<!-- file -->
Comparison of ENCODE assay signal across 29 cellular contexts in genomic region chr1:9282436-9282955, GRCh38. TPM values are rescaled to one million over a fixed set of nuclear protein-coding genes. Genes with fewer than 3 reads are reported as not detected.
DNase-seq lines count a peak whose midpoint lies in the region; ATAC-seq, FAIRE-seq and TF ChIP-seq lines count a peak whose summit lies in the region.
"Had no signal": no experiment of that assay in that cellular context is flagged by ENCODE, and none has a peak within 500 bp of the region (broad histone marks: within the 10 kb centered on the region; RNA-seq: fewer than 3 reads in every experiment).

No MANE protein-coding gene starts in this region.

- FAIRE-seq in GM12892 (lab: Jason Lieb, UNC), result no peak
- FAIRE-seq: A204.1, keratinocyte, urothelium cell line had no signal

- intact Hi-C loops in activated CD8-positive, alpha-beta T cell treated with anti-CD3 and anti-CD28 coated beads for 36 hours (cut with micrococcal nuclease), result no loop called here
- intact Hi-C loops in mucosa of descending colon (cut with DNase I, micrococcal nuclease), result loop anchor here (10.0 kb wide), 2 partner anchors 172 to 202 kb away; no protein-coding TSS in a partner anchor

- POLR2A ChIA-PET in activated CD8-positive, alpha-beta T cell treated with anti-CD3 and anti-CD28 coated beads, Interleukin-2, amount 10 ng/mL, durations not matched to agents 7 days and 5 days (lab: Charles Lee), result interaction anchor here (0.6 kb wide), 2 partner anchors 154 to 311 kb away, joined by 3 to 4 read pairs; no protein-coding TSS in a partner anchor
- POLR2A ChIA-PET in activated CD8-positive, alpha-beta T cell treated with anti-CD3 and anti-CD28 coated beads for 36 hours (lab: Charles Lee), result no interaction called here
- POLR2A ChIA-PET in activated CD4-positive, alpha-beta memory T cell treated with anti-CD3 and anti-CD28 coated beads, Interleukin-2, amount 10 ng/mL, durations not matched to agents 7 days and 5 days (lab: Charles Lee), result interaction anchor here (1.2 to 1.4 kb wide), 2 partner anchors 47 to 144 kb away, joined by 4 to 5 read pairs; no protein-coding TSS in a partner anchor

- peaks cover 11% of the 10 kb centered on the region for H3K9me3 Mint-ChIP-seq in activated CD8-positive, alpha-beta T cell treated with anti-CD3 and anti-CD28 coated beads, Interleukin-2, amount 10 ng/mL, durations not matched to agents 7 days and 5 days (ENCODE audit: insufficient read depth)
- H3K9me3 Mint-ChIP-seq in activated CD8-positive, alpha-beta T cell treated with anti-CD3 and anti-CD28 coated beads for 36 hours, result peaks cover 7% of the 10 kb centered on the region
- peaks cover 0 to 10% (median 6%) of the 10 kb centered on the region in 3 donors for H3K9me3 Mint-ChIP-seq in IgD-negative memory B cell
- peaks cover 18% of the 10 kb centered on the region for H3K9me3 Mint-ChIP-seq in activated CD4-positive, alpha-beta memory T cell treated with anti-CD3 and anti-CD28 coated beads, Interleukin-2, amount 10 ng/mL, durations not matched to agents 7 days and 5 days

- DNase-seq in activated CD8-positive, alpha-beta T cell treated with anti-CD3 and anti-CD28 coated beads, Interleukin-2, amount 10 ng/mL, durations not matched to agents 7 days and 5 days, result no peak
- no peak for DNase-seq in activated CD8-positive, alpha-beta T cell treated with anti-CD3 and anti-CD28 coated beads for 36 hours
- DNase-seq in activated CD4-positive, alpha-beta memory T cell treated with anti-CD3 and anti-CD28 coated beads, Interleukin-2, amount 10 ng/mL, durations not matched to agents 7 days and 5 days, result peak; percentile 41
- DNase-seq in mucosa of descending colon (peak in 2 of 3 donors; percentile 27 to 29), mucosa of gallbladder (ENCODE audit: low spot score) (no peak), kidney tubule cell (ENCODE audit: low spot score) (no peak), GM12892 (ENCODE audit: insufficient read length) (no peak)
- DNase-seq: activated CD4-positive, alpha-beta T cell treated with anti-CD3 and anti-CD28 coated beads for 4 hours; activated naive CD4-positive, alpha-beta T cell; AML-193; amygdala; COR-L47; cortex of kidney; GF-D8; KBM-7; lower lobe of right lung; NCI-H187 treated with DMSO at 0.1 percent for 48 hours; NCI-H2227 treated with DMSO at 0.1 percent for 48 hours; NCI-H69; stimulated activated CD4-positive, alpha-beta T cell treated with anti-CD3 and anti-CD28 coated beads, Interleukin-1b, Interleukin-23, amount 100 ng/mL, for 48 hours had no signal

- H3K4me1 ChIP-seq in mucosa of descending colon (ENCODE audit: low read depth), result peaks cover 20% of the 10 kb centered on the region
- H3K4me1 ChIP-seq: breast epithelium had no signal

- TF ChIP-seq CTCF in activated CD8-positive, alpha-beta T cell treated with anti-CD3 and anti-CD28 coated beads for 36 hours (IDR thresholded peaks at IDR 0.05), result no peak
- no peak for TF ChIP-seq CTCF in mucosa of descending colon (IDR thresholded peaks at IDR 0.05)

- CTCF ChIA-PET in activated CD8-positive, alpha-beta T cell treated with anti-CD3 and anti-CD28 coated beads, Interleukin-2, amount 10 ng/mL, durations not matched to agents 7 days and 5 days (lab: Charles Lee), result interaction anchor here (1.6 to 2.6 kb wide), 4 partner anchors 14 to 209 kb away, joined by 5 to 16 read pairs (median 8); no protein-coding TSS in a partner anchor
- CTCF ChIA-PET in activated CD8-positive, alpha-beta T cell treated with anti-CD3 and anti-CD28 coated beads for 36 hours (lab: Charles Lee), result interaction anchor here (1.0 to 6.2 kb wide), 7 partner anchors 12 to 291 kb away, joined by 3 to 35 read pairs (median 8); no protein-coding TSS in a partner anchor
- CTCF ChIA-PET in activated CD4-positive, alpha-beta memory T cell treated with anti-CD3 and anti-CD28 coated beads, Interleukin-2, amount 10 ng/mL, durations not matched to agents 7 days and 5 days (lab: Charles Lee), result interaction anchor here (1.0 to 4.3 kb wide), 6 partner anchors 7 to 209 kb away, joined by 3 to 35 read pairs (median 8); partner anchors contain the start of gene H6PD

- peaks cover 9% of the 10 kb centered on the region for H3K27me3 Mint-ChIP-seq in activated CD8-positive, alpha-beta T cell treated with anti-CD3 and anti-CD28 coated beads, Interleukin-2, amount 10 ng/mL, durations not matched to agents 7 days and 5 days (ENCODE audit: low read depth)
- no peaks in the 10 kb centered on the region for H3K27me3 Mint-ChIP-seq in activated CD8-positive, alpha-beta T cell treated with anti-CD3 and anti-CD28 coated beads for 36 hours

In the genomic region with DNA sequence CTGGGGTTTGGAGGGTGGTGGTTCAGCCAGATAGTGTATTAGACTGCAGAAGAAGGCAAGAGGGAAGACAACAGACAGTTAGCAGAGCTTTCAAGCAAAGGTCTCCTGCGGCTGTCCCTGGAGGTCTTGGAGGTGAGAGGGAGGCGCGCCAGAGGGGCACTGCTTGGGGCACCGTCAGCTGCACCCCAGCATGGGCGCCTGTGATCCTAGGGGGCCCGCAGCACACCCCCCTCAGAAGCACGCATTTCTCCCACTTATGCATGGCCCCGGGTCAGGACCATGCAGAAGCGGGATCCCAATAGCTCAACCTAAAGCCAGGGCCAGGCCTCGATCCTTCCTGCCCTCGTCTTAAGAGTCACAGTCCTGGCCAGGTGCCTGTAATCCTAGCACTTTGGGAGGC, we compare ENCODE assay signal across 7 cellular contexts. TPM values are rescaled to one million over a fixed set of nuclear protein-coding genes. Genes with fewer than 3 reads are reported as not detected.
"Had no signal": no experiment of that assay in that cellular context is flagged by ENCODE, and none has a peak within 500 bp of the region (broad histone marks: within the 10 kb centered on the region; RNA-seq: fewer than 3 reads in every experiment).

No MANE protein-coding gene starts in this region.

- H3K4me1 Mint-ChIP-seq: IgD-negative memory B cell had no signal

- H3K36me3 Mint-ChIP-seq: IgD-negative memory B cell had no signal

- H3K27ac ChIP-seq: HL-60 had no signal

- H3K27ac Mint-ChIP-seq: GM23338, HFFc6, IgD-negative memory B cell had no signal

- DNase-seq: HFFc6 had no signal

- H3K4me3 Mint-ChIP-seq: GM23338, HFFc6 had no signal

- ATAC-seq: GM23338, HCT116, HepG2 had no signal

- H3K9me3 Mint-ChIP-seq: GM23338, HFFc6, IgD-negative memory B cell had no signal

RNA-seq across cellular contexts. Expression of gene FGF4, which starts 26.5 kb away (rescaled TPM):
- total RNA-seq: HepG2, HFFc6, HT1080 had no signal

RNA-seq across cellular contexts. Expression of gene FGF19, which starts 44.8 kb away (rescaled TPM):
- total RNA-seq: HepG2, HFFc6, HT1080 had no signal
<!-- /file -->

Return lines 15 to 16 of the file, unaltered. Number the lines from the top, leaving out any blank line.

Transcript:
- peaks cover 18% of the 10 kb centered on the region for H3K9me3 Mint-ChIP-seq in activated CD4-positive, alpha-beta memory T cell treated with anti-CD3 and anti-CD28 coated beads, Interleukin-2, amount 10 ng/mL, durations not matched to agents 7 days and 5 days

- DNase-seq in activated CD8-positive, alpha-beta T cell treated with anti-CD3 and anti-CD28 coated beads, Interleukin-2, amount 10 ng/mL, durations not matched to agents 7 days and 5 days, result no peak